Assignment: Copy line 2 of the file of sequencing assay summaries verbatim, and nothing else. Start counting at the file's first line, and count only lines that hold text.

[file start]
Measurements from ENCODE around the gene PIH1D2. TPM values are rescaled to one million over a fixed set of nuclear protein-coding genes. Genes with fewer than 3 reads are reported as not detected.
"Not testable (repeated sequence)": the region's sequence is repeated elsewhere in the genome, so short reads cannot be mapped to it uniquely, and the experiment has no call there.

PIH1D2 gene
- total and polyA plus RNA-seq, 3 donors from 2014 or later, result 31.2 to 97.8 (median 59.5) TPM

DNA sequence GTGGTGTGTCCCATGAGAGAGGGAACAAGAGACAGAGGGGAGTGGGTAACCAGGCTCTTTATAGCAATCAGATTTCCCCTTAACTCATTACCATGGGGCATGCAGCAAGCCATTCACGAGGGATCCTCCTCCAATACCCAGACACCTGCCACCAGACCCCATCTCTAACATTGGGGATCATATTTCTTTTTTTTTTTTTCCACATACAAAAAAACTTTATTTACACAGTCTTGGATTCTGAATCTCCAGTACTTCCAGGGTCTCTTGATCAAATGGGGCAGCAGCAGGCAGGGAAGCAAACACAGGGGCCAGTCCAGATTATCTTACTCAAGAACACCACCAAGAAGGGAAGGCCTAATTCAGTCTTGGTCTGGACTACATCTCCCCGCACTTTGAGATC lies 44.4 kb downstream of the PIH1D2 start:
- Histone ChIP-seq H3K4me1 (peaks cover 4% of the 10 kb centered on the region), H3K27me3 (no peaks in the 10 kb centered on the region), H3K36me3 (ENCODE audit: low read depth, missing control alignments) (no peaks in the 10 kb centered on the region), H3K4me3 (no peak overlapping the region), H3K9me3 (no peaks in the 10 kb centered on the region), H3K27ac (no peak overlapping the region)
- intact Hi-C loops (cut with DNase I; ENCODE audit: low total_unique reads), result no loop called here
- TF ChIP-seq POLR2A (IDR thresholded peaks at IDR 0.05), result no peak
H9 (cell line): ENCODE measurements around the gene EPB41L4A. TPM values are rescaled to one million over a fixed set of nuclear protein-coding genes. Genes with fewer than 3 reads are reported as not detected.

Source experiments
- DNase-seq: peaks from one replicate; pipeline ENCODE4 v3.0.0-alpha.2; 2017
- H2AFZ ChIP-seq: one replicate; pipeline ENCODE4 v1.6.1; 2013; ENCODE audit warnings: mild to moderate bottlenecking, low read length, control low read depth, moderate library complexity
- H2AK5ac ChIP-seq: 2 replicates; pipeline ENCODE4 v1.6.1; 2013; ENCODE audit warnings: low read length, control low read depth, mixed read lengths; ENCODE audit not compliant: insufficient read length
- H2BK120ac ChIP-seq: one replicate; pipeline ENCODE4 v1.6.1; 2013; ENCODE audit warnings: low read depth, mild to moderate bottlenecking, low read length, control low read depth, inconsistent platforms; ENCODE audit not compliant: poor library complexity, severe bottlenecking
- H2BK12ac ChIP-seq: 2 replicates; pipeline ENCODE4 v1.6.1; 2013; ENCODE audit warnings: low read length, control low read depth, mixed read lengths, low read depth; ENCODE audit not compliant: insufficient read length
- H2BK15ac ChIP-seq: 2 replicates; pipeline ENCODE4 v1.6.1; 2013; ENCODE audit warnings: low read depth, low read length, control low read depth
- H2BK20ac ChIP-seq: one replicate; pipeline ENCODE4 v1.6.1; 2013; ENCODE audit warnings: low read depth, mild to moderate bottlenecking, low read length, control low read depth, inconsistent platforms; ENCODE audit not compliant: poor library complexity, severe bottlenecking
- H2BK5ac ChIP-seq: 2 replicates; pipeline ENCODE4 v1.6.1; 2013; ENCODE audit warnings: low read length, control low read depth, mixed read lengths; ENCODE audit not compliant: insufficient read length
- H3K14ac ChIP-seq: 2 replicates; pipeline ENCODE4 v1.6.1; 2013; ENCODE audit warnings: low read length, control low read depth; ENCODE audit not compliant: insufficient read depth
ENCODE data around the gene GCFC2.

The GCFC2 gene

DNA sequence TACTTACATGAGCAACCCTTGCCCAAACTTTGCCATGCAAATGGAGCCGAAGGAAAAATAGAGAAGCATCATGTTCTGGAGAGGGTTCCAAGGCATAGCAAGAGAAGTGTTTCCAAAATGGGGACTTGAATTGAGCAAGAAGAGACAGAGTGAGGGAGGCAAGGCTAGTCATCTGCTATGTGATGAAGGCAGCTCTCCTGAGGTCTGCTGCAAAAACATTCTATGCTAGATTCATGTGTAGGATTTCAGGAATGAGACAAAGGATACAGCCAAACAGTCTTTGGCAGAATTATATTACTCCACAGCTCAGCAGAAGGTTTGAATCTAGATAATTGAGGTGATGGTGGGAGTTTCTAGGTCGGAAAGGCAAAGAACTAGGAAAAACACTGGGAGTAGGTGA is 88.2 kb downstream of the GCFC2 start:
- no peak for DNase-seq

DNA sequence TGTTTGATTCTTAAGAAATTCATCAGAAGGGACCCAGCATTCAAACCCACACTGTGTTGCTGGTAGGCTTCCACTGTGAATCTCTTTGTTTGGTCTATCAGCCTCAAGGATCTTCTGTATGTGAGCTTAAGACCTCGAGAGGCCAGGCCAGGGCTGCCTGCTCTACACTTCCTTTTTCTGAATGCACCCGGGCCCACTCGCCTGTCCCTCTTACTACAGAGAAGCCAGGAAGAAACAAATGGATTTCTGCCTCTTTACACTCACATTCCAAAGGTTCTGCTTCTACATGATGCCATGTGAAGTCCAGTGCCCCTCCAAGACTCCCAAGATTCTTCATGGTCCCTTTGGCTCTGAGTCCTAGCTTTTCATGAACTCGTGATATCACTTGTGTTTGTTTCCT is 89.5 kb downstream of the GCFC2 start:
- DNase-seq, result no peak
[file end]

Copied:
"Not testable (repeated sequence)": the region's sequence is repeated elsewhere in the genome, so short reads cannot be mapped to it uniquely, and the experiment has no call there.